A simple resistive device, the temperature sender on a motor vehicle provides a resistance proportional to the temperature of its probe.
The sender is screwed into the engine block or cylinder head at a relevant point. It has a probe which goes into the waterway, measuring the temperature of the coolant passing it.
Typically only one wire is connected, this being a positive feed from the temperature gauge. The wire is then earthed via the resistance to the engine block into which the sender is screwed.
Probe +-+ |
(Earthed on block)
Problems and Remedy
Although it is a reliable device, problems do occur. Typically a problem will result in the temperature gauge reading either fully hot fully or fully cold - when the sender is earthed (short circuit) or disconnected (open circuit). Calibration problems may also occur, resulting in a believable, but incorrect reading - although they are more usually due to failure of the voltage regulator.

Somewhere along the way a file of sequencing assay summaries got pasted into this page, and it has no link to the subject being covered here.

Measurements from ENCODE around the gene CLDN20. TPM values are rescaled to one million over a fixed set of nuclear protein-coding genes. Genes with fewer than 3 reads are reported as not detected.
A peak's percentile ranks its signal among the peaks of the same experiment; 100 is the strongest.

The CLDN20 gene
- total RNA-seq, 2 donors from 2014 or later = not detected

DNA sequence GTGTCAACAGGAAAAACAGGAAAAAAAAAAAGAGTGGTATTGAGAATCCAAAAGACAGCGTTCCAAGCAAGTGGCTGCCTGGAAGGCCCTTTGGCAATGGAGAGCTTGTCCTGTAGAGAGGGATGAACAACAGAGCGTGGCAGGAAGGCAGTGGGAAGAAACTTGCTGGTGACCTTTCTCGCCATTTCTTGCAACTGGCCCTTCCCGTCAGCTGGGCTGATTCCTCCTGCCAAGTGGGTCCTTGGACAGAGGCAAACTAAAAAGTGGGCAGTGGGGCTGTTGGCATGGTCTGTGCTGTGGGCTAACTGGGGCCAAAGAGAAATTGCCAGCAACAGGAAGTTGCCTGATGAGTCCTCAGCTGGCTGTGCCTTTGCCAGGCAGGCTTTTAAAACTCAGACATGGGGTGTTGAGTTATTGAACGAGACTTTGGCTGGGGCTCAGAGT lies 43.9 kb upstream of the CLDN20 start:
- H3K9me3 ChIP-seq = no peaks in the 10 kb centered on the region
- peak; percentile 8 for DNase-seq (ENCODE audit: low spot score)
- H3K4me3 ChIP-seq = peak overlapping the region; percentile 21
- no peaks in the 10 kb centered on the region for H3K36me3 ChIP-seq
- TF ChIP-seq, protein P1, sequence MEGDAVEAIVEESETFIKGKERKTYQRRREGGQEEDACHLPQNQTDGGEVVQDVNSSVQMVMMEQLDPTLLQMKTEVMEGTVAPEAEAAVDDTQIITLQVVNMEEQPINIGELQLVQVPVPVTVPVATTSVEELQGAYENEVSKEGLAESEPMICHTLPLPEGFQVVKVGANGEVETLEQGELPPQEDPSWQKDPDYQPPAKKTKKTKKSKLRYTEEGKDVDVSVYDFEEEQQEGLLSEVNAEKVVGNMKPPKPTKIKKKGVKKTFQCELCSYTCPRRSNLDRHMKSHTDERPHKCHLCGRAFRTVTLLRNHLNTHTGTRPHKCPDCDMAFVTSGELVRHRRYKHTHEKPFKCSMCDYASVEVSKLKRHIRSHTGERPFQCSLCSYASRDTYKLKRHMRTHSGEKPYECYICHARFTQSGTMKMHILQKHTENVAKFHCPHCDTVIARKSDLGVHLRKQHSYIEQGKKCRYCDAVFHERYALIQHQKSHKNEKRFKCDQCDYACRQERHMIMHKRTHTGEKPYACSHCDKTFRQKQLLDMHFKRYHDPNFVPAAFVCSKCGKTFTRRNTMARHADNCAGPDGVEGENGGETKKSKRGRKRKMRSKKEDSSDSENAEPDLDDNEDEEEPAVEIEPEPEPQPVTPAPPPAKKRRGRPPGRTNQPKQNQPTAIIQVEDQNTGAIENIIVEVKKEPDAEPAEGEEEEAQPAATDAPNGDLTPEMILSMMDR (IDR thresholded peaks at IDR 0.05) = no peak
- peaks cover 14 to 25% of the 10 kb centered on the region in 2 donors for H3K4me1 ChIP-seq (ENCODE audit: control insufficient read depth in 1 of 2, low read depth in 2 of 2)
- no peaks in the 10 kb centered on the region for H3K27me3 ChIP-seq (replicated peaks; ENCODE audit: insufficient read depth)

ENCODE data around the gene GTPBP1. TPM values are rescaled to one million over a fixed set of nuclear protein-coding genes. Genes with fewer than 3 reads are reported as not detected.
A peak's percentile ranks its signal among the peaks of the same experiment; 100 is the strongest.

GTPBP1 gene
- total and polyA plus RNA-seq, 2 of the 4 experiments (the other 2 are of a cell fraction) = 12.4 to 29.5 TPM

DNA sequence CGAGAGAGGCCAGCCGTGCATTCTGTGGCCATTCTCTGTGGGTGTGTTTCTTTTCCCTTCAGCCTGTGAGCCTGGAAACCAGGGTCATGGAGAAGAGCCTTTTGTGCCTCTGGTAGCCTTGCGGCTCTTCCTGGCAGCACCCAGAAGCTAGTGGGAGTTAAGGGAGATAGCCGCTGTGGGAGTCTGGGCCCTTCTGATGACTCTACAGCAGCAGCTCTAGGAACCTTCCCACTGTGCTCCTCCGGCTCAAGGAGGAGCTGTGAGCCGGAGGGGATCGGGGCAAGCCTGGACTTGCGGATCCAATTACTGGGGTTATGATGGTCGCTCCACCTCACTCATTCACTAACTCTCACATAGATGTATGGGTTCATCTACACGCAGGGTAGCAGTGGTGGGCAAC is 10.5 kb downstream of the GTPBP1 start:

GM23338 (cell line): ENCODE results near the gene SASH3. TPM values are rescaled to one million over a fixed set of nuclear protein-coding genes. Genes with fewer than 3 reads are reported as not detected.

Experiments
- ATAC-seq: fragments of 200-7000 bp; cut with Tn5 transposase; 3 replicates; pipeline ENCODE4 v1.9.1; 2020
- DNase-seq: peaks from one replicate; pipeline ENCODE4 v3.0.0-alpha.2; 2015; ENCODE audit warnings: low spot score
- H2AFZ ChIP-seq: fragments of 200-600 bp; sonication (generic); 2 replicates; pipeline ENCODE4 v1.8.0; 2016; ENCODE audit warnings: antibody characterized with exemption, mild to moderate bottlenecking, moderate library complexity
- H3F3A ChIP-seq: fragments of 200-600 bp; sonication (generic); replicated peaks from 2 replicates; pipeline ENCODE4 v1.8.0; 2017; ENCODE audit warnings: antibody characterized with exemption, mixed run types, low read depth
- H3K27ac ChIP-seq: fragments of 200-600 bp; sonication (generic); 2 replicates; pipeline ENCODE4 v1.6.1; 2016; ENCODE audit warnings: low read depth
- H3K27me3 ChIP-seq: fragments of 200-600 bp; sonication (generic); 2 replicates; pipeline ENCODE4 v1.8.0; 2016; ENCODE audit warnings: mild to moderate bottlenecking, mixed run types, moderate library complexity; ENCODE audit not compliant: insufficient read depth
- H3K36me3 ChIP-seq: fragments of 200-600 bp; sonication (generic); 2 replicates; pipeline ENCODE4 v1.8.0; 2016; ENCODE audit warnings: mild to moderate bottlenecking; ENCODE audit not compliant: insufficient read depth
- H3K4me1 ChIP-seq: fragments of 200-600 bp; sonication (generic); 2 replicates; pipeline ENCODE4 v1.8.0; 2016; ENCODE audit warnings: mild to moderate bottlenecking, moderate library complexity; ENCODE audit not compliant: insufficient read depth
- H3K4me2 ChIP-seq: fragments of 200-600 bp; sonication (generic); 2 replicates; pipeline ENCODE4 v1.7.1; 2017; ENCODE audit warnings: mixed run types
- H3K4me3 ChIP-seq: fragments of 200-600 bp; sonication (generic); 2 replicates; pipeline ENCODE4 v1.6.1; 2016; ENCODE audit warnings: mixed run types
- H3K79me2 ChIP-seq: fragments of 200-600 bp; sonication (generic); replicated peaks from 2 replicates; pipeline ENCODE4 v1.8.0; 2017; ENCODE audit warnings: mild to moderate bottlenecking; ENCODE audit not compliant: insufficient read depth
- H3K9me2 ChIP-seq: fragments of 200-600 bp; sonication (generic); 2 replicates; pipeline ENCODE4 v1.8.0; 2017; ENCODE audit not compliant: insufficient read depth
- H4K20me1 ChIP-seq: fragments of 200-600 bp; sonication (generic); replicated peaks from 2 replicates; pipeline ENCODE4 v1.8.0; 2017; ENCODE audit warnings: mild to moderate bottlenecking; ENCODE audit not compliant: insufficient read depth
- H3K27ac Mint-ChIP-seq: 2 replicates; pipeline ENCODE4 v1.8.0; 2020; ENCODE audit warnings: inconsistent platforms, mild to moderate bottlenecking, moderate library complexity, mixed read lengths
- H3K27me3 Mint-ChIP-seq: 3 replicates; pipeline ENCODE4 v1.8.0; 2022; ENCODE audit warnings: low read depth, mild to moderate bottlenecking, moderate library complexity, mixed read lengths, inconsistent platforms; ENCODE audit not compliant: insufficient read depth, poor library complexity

A temperature sender is a cheap unit to buy (a few dollars), and assuming all the connecting wires are sound and the voltage regulator is accurate, replacement is much more sensible than attempting repair.